From Model B to Model 3

Almost every industry is currently experiencing an explosion of SKUs. Just over a decade ago, the typical order for shoes was 100,000. Today it’s about 1,000. CPGs in particular are grappling with having to produce ever more variations of their products as we move towards a small batch world.

This presents manufacturers with a whole new set of challenges, as truly-automated production lines are inherently expensive and rigid. They require highly precise machinery adapted to very specific sets of tasks, and are slow and expensive to adapt to a new set of tasks. This means switching production from, say, minimalist running shoes one day to technical cross-trainers the next, is highly impractical.

In a small-batch world, competitive advantage in manufacturing can no longer be built on massive economies of scale

In some sense, this isn’t news. More than 100 years ago, Henry Ford showed the world that automation works when the products are simple and uniform, as with the simple Model T at his plant in Highland Park, AND that it quickly falls apart as soon you add complexity or variability, as with the more complex Model B at the plant at River Rouge. Toyota later rediscovered this insight after several failed experiments with automation in the late 1970s.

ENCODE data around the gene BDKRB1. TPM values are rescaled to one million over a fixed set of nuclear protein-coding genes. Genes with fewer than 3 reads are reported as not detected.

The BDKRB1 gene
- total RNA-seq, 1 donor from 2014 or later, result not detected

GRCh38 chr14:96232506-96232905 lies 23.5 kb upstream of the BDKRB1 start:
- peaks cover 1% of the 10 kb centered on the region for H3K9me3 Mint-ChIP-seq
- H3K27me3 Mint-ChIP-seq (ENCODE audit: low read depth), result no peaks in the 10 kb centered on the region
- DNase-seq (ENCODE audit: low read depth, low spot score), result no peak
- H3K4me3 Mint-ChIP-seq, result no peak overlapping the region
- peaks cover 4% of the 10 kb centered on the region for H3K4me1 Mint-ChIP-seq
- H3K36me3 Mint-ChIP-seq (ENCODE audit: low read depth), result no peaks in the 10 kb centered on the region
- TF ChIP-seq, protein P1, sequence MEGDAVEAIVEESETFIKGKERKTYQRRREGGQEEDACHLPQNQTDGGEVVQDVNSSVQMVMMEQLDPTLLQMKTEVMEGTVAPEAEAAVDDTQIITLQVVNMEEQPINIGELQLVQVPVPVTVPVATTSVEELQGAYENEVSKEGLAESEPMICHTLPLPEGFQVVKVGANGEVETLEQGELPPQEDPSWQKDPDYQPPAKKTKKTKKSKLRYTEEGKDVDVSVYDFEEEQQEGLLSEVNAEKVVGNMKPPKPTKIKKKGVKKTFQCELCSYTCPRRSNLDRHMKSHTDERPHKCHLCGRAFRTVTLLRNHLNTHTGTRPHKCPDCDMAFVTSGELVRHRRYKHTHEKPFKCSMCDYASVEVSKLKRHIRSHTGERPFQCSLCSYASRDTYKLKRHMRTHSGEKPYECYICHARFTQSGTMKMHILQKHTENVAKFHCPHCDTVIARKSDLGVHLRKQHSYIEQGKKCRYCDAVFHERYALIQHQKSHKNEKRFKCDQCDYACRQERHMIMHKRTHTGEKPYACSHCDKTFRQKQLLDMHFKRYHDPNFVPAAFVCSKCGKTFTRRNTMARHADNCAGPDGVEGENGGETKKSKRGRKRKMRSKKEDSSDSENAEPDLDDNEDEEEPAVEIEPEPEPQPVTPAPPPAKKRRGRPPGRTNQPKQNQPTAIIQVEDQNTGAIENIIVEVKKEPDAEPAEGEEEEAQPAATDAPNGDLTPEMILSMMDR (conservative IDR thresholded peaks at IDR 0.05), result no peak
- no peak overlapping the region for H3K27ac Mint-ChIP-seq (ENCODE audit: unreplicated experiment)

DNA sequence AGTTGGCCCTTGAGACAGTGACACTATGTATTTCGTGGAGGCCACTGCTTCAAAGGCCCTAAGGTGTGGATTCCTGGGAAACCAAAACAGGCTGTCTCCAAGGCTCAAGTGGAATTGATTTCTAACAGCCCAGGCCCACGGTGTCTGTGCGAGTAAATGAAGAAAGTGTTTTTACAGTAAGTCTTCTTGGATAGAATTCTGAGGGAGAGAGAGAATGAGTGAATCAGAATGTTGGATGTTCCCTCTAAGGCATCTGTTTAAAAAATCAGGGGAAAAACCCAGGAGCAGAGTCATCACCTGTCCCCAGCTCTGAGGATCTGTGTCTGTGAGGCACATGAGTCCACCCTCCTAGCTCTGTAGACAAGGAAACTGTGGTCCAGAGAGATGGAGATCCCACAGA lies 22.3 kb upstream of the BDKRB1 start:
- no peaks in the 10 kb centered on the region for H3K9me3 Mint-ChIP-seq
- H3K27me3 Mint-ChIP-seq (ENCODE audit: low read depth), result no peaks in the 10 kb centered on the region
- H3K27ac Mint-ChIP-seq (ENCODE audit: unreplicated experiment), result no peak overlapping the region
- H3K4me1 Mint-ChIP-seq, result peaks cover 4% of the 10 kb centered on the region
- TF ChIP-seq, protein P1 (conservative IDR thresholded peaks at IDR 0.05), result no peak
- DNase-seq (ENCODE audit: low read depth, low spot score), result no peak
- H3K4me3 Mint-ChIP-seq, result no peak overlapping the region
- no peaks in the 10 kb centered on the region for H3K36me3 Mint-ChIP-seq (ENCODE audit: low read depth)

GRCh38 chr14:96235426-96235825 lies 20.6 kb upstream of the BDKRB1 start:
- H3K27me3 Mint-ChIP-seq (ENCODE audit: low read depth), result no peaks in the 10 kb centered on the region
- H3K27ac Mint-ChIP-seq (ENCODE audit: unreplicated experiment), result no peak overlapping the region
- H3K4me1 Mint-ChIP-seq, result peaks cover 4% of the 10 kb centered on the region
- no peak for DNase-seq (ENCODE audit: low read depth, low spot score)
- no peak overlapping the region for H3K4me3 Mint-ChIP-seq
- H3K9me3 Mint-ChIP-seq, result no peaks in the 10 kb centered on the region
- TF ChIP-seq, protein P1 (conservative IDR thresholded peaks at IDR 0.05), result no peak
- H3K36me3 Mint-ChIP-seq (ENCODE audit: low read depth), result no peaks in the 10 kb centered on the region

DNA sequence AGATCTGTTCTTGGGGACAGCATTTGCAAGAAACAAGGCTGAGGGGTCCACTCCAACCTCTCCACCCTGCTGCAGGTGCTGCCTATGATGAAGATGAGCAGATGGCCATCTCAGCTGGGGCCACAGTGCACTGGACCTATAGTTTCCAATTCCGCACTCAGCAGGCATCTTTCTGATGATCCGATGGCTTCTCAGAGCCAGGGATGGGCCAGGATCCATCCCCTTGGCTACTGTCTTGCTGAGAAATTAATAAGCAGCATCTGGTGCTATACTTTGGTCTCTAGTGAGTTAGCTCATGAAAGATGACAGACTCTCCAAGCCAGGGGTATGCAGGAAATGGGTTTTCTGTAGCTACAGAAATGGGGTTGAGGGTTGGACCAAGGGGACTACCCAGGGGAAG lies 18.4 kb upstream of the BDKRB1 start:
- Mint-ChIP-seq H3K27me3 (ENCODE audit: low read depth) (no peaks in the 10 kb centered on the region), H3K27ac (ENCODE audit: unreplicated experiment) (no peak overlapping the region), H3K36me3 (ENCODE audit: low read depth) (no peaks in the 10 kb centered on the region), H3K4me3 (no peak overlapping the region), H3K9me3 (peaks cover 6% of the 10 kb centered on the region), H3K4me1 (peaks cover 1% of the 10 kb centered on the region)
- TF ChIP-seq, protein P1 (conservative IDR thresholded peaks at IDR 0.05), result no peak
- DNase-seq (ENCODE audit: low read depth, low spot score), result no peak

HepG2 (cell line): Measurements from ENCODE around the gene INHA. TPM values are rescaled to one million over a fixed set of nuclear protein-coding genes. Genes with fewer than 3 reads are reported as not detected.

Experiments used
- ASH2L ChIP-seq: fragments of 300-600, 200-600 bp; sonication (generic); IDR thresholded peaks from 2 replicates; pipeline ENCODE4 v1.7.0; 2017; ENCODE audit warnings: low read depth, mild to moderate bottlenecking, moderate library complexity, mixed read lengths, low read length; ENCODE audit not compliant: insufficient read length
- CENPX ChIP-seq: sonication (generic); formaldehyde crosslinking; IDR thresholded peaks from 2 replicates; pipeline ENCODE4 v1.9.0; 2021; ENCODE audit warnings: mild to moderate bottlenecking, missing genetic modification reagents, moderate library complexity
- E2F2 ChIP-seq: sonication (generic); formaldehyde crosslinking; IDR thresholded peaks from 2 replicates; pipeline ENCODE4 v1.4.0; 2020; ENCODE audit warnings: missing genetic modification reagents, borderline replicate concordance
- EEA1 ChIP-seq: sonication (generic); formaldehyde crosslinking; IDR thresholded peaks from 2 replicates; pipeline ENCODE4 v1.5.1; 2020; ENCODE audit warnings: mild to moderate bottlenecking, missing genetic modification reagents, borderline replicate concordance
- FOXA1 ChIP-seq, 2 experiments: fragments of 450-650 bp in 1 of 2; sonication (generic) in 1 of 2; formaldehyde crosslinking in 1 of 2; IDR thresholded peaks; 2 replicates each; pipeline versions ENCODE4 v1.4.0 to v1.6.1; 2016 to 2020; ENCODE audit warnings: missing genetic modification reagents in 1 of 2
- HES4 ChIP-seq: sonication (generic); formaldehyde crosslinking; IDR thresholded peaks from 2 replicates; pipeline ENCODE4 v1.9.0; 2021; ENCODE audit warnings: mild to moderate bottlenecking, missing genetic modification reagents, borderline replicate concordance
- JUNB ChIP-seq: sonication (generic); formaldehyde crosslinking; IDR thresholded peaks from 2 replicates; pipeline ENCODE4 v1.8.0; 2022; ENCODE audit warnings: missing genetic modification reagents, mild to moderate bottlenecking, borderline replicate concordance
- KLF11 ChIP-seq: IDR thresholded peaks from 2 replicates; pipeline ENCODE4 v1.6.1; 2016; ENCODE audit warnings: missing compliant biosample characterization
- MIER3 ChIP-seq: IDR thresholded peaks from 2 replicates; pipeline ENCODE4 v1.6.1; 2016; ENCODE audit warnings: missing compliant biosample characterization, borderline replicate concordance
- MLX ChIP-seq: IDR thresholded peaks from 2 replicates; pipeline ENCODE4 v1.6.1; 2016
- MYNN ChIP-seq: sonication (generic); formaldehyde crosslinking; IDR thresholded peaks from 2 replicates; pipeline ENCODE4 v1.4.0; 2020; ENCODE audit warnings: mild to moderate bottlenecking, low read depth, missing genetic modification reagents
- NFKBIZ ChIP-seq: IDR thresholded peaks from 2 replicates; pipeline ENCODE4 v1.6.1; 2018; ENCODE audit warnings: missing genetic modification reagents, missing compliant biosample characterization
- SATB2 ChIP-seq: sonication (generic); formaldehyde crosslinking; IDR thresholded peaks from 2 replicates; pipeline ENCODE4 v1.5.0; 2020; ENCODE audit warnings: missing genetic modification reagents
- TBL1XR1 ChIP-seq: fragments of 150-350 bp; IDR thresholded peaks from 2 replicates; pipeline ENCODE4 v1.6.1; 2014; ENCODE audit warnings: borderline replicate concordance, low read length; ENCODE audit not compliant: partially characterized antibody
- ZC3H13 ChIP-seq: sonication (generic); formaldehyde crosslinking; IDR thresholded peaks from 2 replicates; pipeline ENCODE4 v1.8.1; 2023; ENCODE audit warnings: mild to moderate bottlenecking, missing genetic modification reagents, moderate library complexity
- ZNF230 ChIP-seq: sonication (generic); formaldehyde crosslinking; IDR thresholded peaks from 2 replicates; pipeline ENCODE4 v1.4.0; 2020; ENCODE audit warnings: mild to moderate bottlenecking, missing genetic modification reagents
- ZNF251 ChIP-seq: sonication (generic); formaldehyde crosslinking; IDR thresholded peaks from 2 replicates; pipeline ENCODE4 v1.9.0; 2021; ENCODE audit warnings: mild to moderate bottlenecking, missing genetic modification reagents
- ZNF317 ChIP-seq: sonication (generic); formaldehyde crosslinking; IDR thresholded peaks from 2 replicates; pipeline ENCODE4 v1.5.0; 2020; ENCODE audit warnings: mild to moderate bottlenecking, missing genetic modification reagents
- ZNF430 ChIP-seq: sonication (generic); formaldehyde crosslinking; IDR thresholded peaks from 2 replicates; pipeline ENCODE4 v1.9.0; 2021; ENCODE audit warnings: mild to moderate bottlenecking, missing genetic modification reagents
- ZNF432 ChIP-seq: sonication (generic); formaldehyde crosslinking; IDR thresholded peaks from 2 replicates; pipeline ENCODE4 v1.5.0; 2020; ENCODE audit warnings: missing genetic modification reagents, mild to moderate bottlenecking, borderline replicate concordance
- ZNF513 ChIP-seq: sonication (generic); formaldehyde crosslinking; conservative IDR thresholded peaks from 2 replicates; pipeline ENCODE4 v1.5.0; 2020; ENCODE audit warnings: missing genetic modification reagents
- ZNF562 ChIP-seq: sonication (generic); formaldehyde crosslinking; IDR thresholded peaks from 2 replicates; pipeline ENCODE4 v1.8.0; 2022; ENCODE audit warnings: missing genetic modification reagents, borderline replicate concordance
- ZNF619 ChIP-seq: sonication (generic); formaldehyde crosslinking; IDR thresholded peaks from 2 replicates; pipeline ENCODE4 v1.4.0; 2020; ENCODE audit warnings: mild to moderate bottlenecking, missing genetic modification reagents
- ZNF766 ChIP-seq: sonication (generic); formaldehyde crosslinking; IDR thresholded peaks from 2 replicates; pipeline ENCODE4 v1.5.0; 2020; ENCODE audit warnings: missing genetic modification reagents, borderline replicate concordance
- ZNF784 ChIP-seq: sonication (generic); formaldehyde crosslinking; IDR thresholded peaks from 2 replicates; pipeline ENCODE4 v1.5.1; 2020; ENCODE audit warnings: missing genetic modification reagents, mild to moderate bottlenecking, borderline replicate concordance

The failure of the highly-automated Lexus LS400 plant in Tahara, Japan, left a lasting impression on Toyota. Sales were below expectations and the plant was under-utilized. The key lesson was that capital costs are fixed and could not be adjusted to match demand. Since then, Toyota has actually reduced automation rather than accelerating it. Today, Toyota’s principles of production equipment are “simple, slim, and flexible” to work in harmony with people. The company prides itself on only building to actual demand.

As Jeffrey Liker points out in Tesla vs. TPS: Seeking the Soul in the New Machine, Tesla might be missing exactly what’s made Toyota so successful. Toyota manufacturing is built on a “living system approach” that integrates advanced robotics with people trained on TPS, resulting in a production system that continuously improves itself and can quickly adapt to demand and other variables.